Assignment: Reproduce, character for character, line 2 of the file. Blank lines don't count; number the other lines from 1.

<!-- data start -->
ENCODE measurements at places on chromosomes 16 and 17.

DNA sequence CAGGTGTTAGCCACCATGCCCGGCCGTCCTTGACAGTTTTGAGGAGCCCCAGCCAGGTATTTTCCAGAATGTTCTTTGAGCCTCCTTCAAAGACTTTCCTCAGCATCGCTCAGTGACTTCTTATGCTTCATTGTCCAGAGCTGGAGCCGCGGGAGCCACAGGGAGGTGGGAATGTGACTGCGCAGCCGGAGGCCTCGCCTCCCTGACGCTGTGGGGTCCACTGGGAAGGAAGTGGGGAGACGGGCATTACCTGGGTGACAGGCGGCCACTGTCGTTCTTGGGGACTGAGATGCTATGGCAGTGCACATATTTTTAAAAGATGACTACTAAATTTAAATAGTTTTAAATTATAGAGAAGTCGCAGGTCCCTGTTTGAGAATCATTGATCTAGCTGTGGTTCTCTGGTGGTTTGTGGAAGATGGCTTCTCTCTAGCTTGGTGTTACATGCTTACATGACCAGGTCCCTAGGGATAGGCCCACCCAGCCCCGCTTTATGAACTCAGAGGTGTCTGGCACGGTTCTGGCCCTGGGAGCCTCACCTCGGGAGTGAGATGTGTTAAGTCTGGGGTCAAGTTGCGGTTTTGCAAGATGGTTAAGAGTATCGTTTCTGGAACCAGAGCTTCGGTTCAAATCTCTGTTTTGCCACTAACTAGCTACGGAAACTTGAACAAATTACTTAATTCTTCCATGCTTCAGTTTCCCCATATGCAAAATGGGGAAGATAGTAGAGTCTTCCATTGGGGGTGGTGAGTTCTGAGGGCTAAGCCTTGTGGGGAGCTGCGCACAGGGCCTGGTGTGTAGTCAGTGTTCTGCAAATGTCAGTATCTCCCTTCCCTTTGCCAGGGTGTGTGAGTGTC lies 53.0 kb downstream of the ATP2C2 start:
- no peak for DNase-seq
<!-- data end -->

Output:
DNA sequence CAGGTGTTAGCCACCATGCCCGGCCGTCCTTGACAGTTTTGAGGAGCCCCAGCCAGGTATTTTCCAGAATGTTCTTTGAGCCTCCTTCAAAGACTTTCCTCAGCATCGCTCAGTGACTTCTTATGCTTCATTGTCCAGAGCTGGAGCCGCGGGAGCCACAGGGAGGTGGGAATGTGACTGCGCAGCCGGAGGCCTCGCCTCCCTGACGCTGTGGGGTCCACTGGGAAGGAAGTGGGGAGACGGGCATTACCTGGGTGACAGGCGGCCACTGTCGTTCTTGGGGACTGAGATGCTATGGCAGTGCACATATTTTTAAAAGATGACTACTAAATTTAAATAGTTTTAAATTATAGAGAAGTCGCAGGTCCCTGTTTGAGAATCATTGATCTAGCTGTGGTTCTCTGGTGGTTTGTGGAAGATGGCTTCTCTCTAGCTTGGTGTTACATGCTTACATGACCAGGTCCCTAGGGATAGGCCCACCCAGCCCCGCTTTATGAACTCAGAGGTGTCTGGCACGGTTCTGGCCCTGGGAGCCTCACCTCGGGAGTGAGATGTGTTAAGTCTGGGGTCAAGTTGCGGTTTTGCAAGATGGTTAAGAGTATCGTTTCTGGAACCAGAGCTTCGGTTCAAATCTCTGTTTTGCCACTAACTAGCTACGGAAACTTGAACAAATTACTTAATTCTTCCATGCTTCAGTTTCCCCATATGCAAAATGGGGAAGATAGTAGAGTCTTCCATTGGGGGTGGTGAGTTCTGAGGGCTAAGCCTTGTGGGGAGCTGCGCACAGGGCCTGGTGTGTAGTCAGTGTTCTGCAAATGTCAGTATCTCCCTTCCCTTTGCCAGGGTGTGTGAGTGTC lies 53.0 kb downstream of the ATP2C2 start: